Discovery could help target drugs to carriers of mutant gene
An international team of researchers, led by Dr. William Foulkes of McGill University's Program in Cancer Genetics and Chief of Cancer Genetics, Jewish General Hospital Cancer Prevention Centre, has linked a particular genetic mutation to increased risk for breast cancer. The discovery, reached after more than a decade of studying two families in Montreal with particularly high rates of breast cancer, is published in this week's Proceedings of the National Academy of Science (PNAS).
Dr. Foulkes and his team, including genetic counselor Nora Wong and Marc Tischkowitz, Assistant Professor and Medical Geneticist at the Jewish General Hospital's Segal Cancer Centre, characterized two mutations in the recently identified breast cancer susceptibility gene, PALB2, as being associated with a particular breast cancer "signature." The discovery may open new avenues for both identifying PALB2 mutation carriers and for treating women who carry these mutations with drugs that are targeted to components of the novel signature. "The door was already unlocked with the discovery of PALB2," said Dr. Foulkes. "What we've done is rearranged the furniture a bit."
With the help of collaborators at Harvard's Dana Farber Cancer Institute (including Dr. Bing Xia, who first identified PALB2 just over a year ago), Breakthrough Breast Cancer (Institute of Cancer Research, London, UK) and the Netherlands Cancer Institute, Amsterdam, they showed that these two mutations may be associated with a higher than expected risk of breast cancer, which could have implications for other PALB2 mutation carriers. In addition, unlike the situation for most other breast cancer susceptibility genes, it now appears that inactivation of the PALB2 gene does not have to be complete for breast cancer to develop.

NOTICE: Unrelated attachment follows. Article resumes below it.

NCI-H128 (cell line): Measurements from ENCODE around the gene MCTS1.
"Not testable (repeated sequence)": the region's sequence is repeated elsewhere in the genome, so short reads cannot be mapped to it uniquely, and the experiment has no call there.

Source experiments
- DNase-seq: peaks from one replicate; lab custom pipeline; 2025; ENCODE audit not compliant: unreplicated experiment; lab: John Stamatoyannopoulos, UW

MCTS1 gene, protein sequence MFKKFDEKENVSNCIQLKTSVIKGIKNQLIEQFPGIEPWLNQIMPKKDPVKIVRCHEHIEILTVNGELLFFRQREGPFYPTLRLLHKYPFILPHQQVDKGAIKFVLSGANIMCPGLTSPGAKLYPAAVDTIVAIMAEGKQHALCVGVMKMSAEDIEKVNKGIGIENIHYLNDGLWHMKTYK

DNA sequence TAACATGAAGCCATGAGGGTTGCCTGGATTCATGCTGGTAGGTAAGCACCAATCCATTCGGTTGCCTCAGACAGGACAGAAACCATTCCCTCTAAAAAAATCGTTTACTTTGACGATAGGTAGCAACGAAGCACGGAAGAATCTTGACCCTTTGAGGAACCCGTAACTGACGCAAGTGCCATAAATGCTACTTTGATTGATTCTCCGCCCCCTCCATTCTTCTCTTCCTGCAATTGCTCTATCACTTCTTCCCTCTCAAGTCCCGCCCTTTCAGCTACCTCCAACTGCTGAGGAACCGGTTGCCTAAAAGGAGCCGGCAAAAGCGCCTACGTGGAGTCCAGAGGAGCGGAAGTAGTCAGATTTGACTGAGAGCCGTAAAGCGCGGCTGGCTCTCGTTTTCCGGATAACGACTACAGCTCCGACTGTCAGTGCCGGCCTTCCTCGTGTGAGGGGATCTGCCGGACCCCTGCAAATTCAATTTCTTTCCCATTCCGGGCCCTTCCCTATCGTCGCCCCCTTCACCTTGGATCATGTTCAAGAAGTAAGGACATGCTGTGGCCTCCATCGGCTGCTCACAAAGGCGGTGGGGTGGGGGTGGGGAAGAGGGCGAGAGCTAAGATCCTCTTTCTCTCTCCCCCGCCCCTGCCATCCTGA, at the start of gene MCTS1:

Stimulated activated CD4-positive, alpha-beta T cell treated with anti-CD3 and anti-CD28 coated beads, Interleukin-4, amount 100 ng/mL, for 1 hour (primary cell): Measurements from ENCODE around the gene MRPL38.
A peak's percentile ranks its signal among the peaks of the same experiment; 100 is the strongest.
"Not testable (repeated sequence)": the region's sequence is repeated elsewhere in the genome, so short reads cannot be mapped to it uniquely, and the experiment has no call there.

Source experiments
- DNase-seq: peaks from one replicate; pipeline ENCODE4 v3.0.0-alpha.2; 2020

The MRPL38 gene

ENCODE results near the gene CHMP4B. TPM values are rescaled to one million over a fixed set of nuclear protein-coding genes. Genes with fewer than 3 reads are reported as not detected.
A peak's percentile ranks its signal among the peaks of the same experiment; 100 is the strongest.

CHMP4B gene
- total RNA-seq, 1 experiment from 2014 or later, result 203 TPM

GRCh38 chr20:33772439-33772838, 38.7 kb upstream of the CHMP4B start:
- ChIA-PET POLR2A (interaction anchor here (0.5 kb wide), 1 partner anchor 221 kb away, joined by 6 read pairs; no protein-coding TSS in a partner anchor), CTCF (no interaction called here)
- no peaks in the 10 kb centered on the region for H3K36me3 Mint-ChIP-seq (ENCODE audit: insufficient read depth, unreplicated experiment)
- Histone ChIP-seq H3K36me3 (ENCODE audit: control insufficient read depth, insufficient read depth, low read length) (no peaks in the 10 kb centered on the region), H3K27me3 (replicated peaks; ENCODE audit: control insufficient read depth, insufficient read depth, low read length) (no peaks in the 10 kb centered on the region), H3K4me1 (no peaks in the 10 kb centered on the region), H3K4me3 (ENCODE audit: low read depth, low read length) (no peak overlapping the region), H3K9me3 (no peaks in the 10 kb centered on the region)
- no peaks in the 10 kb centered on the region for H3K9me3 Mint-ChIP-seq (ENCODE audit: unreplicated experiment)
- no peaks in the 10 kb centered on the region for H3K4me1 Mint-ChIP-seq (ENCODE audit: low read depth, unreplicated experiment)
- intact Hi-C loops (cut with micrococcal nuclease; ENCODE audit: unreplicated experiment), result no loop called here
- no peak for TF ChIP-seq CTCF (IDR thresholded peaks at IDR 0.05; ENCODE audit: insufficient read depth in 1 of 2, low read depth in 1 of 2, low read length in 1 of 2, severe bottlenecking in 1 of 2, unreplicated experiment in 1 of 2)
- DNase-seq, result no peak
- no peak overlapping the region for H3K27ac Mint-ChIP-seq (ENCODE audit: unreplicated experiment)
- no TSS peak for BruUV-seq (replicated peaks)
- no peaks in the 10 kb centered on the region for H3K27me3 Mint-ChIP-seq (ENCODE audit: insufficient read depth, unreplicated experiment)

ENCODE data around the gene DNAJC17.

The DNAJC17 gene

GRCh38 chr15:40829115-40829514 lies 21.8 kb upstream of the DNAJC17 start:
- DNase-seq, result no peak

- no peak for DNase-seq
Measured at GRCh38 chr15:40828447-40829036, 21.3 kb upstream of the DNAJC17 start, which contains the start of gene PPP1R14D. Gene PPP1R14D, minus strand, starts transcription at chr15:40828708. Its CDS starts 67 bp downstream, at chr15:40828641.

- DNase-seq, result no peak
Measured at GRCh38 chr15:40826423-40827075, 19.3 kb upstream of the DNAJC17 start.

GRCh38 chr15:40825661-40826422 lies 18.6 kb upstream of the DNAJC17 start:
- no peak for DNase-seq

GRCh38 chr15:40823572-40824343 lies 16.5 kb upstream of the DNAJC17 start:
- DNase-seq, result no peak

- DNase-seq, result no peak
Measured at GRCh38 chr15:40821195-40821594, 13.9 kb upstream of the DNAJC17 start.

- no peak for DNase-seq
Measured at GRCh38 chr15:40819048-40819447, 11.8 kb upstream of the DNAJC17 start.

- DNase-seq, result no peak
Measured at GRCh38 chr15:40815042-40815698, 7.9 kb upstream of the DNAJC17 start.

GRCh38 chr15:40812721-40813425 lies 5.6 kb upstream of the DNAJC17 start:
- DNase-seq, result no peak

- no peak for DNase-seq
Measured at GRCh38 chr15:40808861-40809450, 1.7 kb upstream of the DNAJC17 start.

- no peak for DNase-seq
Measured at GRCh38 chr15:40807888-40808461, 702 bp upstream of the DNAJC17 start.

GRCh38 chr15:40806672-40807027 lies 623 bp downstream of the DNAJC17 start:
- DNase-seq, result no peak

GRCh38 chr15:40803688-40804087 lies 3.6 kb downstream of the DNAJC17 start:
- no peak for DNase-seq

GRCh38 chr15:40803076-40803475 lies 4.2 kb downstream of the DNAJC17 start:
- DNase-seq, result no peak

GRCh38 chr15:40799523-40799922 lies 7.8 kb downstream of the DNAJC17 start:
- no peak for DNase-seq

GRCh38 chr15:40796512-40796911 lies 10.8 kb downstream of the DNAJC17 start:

"This is another 'factual brick' in the ongoing construction of our understanding of breast cancer susceptibility," explained Dr. Foulkes. "Approximately 10 genes, including PALB2, have now been associated with a two-fold or greater risk for breast cancer, and carriers of mutations in these genes require special surveillance, including magnetic resonance imaging. Some may opt for preventive surgery."
As those choices are often difficult, Dr. Foulkes pointed out that the Montreal-based Hereditary Breast and Ovarian Cancer foundation (www.hboc.ca), led by McGill physician Harley Eisman, has been established with the specific aim of meeting the needs of families at risk.
The clinical work for this project was carried out by members of the Medical Genetics service at the McGill University Health Centre (MUHC) and the Sir Mortimer B. Davis Institute at the Jewish General Hospital, a McGill University teaching hospital.
On the Web: www.mcgill.ca/cancergenetics